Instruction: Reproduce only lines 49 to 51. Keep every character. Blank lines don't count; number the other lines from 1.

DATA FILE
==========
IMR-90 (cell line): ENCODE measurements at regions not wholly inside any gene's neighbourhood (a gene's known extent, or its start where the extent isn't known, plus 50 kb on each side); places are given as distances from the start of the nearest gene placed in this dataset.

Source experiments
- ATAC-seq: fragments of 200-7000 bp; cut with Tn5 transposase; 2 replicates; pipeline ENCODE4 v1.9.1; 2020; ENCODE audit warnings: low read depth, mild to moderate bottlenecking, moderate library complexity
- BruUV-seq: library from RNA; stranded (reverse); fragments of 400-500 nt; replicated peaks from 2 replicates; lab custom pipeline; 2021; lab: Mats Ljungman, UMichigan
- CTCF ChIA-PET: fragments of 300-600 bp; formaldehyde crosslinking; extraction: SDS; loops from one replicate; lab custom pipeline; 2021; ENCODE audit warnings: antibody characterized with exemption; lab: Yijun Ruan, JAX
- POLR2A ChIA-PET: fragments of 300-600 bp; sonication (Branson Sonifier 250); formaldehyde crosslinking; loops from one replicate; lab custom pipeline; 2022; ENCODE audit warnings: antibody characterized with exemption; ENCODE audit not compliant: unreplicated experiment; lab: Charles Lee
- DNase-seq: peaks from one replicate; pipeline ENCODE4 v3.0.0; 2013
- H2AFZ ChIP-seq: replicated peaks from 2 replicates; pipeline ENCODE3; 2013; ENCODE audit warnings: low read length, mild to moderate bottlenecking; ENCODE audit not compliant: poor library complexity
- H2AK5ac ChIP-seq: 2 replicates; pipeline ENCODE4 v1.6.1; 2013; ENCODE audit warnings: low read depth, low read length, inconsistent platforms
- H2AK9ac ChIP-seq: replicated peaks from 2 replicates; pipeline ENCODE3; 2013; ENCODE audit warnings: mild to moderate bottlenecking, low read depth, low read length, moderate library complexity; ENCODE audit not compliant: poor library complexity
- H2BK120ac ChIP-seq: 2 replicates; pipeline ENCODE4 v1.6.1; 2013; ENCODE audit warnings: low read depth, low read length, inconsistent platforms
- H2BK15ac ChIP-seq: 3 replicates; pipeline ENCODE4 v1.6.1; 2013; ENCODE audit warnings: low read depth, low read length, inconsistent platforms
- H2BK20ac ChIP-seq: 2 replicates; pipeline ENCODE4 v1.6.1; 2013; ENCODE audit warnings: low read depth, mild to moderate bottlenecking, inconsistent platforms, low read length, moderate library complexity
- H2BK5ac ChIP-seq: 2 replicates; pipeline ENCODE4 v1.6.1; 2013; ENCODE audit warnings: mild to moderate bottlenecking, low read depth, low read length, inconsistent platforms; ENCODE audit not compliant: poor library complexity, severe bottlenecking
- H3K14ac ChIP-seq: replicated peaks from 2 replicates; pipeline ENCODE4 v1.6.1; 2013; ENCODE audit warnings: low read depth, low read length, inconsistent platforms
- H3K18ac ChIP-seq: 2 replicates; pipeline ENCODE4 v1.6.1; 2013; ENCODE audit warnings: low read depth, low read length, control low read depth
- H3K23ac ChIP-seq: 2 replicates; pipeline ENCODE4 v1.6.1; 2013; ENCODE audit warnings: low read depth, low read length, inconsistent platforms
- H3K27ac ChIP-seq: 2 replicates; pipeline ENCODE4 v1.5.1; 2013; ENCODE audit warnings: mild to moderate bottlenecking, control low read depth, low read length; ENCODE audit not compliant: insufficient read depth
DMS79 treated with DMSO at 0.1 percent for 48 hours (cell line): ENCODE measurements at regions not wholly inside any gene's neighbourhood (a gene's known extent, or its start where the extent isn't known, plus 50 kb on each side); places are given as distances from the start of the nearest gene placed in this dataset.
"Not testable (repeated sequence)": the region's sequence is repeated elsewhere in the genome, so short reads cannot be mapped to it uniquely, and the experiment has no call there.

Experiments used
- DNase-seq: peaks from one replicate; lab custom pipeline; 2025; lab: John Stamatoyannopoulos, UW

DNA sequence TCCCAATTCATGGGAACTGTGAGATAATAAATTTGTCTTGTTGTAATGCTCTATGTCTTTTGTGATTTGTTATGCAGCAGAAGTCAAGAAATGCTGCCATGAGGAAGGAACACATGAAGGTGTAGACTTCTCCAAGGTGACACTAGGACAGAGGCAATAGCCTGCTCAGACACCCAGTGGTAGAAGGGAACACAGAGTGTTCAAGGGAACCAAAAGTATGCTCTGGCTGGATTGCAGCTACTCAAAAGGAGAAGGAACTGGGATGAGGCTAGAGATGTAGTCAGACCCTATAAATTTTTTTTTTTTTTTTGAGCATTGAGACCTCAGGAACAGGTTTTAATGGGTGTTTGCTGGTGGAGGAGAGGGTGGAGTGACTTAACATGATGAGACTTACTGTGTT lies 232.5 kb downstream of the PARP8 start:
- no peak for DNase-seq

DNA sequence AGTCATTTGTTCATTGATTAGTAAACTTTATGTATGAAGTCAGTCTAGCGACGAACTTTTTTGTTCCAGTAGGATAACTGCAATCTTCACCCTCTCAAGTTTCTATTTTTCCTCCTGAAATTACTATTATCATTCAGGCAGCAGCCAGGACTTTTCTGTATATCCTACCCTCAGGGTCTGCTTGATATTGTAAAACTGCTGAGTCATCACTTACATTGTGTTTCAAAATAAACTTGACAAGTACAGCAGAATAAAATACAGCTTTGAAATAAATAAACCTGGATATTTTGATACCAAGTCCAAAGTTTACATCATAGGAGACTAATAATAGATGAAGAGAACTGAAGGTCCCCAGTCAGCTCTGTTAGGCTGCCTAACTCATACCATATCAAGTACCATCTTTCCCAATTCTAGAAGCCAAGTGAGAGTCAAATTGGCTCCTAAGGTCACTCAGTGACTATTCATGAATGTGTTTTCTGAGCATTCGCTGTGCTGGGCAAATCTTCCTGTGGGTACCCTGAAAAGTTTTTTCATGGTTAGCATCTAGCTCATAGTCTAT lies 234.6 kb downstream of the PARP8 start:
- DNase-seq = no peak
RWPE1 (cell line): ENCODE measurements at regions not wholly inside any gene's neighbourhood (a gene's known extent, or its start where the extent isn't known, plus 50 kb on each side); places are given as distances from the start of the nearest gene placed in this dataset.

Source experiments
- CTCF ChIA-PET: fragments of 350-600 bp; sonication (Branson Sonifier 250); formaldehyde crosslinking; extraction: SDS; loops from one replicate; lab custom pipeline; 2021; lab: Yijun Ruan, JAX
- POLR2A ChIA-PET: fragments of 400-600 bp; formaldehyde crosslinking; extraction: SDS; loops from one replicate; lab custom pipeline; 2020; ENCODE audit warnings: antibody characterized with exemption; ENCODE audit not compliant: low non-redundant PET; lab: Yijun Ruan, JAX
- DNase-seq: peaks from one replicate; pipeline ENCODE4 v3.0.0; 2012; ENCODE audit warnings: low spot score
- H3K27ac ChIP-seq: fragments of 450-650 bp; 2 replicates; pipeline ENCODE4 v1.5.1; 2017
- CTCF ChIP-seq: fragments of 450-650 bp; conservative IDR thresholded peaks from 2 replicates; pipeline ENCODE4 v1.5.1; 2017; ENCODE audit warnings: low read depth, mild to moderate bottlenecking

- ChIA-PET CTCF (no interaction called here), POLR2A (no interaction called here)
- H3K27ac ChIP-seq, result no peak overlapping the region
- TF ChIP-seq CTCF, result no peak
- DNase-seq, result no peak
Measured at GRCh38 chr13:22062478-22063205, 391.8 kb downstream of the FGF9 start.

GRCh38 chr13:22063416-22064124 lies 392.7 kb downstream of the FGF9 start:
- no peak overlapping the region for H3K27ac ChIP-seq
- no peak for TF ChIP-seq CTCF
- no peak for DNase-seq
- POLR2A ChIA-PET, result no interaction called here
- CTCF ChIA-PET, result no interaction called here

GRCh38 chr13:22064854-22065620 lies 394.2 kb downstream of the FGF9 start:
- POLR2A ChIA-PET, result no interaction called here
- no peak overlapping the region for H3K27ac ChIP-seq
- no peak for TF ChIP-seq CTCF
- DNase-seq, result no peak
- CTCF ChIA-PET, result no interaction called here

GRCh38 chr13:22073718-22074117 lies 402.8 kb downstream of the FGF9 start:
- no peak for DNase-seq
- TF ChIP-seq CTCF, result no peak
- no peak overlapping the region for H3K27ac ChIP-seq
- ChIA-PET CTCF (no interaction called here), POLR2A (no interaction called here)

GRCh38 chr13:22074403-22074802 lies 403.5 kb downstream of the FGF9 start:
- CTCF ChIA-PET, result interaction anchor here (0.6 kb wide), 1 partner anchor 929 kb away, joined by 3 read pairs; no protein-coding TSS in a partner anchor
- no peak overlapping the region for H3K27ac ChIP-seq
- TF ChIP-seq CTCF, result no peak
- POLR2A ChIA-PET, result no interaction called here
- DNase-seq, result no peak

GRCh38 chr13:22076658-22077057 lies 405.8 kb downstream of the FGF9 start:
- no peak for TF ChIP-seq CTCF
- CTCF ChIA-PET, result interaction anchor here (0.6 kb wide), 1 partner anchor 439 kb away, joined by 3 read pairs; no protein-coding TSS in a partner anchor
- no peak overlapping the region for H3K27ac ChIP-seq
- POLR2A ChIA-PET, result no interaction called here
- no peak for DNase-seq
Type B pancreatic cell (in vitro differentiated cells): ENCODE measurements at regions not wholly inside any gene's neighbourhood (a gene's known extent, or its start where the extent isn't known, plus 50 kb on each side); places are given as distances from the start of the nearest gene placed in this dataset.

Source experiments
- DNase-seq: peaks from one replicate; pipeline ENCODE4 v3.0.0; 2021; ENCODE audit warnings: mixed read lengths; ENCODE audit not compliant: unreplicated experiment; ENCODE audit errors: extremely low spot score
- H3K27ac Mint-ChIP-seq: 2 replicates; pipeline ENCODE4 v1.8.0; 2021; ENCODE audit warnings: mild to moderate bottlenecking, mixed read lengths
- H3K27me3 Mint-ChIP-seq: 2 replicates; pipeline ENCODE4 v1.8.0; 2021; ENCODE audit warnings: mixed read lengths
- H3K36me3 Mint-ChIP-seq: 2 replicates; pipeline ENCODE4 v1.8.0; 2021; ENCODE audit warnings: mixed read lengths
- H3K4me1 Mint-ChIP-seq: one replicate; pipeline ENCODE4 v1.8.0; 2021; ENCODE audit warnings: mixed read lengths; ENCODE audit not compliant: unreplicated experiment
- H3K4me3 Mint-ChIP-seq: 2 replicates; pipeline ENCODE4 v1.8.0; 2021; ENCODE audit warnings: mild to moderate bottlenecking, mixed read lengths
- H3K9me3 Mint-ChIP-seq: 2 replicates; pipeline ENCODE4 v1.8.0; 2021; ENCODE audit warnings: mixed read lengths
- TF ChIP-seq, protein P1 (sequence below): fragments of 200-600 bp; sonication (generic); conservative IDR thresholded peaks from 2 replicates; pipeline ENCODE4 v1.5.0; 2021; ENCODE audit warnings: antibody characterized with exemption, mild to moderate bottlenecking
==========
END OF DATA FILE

- DNase-seq, result no peak
- CTCF ChIA-PET, result no interaction called here

GRCh38 chr13:22073718-22074117 lies 402.8 kb downstream of the FGF9 start: